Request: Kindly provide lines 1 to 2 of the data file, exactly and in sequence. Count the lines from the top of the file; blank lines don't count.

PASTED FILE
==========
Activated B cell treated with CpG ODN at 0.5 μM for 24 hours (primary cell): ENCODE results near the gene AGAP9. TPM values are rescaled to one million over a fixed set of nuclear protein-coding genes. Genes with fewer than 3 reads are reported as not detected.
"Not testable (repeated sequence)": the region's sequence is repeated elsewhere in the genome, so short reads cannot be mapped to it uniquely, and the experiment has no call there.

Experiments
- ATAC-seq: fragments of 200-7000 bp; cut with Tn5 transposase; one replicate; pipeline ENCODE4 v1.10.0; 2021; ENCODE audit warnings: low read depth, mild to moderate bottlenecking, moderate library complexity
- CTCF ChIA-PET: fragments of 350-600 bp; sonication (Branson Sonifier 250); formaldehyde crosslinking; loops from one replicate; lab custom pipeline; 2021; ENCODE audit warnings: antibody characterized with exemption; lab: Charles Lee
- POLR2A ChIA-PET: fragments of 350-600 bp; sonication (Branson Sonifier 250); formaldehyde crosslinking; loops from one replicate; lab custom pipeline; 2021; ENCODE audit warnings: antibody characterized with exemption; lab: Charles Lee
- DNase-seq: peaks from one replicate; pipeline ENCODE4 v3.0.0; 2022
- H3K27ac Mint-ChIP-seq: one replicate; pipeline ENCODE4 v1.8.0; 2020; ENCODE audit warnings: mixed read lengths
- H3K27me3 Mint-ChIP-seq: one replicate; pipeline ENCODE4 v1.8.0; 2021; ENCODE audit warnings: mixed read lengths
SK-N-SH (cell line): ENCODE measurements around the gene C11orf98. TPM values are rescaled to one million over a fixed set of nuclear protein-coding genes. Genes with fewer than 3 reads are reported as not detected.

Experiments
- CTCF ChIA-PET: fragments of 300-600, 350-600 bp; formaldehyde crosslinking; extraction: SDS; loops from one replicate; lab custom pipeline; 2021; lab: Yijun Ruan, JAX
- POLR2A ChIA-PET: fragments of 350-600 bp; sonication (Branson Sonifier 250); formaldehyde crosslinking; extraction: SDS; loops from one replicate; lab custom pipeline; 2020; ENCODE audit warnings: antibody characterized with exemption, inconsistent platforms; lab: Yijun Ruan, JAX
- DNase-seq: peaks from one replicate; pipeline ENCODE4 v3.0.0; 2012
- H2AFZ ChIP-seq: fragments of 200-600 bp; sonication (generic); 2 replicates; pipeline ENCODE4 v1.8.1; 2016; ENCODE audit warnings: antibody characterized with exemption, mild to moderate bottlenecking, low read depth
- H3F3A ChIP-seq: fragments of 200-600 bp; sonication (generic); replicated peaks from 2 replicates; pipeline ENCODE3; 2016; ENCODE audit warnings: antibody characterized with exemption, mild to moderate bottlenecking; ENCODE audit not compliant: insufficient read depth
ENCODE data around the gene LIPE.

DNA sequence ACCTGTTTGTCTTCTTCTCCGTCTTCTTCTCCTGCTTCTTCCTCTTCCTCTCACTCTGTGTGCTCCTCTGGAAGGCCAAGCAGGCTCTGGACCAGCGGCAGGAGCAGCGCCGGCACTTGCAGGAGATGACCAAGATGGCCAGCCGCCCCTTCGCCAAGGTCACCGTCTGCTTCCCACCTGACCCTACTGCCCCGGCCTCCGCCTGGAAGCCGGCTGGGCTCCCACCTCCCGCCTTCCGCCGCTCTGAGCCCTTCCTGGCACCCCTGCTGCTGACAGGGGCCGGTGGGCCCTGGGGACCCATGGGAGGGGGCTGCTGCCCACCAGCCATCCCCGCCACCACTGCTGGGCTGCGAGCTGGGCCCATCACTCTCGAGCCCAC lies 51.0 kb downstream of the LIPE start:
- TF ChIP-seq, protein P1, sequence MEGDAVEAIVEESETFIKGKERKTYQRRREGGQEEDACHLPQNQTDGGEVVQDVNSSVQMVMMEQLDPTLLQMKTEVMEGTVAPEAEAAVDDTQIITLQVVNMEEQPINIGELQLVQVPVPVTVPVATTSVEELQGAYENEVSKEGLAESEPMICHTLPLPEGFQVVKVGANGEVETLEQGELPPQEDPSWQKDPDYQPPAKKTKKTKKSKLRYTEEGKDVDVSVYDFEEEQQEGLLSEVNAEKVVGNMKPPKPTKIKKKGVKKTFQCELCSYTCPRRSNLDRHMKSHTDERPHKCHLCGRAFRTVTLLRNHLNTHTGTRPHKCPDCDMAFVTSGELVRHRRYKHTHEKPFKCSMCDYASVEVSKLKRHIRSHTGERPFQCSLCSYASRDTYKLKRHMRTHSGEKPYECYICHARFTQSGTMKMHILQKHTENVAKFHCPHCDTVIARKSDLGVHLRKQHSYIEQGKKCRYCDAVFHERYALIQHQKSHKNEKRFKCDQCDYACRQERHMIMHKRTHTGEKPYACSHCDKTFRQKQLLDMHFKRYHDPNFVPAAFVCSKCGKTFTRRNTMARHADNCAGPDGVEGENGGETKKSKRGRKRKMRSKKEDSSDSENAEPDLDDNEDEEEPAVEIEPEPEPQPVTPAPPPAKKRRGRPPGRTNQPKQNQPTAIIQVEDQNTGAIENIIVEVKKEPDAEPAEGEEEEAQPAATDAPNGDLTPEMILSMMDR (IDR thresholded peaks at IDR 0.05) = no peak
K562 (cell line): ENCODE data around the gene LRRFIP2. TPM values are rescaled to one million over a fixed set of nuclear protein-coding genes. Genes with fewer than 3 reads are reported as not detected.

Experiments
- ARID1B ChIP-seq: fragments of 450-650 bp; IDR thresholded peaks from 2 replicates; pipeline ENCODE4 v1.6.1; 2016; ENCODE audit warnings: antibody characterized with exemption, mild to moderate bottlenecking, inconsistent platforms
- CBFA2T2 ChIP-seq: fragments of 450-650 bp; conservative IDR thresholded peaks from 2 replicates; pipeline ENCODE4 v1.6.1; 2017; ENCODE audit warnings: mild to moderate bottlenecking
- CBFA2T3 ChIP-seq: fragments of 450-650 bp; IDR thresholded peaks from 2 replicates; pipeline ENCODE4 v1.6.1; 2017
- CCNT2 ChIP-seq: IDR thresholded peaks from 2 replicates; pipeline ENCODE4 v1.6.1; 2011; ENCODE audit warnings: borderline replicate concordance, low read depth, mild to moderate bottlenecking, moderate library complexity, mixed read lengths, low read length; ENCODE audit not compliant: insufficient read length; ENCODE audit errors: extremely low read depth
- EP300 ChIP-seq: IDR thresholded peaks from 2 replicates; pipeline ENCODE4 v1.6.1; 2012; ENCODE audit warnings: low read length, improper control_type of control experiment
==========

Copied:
Activated B cell treated with CpG ODN at 0.5 μM for 24 hours (primary cell): ENCODE results near the gene AGAP9. TPM values are rescaled to one million over a fixed set of nuclear protein-coding genes. Genes with fewer than 3 reads are reported as not detected.
"Not testable (repeated sequence)": the region's sequence is repeated elsewhere in the genome, so short reads cannot be mapped to it uniquely, and the experiment has no call there.